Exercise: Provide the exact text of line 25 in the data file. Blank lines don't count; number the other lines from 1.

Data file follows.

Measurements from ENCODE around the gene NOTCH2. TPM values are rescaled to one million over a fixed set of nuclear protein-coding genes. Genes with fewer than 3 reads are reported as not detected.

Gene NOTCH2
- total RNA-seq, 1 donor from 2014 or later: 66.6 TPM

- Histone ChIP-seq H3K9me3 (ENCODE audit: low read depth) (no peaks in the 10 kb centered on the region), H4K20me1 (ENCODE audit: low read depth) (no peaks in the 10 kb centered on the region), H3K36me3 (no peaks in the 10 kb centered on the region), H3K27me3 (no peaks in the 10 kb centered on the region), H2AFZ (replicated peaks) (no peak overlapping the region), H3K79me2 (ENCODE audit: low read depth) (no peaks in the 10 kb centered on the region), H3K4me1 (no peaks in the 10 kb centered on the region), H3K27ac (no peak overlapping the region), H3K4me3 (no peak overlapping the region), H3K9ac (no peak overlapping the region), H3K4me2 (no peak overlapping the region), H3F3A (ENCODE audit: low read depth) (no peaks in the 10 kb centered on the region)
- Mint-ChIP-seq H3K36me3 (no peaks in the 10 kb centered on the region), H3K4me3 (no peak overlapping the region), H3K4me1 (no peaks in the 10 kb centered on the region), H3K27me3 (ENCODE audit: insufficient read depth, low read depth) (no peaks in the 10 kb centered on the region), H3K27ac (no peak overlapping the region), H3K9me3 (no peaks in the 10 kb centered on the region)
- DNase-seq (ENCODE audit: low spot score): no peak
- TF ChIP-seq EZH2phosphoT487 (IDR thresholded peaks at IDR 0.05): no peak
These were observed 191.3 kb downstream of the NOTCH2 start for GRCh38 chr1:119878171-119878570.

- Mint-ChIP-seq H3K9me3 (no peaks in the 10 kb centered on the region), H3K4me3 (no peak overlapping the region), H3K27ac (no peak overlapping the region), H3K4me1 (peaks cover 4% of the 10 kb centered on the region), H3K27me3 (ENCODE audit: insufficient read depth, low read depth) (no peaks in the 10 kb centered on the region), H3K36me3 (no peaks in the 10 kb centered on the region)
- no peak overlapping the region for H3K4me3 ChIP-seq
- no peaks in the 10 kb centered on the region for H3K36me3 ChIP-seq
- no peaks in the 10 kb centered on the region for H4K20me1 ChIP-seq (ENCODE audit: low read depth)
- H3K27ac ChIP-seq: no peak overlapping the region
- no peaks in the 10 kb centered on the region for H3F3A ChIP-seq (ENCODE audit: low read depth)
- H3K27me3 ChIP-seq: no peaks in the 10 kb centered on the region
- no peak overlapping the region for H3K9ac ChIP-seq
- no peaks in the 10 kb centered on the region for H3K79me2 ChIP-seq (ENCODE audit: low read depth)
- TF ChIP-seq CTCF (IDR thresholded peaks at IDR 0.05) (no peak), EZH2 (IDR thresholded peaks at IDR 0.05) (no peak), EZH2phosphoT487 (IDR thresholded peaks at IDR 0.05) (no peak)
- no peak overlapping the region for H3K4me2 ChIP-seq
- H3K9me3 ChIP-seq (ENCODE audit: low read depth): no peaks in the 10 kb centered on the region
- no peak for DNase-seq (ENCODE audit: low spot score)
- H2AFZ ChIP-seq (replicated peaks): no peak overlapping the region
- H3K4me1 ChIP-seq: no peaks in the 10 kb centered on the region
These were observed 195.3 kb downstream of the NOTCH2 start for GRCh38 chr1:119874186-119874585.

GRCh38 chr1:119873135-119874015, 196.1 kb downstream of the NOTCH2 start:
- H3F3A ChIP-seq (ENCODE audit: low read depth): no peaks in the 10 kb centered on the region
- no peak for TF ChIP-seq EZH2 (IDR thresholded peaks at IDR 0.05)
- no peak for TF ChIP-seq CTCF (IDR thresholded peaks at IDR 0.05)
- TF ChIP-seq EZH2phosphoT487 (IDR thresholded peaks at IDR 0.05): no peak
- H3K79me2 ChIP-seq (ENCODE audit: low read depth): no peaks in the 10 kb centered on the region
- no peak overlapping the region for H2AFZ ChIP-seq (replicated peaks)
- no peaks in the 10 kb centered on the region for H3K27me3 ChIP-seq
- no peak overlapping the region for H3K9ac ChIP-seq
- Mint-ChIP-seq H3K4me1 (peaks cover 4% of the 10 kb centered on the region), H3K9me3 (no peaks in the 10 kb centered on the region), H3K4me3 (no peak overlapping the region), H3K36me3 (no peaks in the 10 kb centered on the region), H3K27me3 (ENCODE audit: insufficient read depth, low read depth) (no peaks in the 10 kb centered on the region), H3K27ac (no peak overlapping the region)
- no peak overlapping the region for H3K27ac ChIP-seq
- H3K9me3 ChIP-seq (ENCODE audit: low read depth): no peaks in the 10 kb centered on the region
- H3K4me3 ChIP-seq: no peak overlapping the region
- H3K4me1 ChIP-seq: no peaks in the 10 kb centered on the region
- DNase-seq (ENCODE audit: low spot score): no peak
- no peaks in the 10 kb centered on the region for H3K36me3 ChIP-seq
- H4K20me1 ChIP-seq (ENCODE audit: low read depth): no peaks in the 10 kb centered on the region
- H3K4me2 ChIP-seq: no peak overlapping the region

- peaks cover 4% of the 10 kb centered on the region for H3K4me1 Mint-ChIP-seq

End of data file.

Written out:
GRCh38 chr1:119873135-119874015, 196.1 kb downstream of the NOTCH2 start: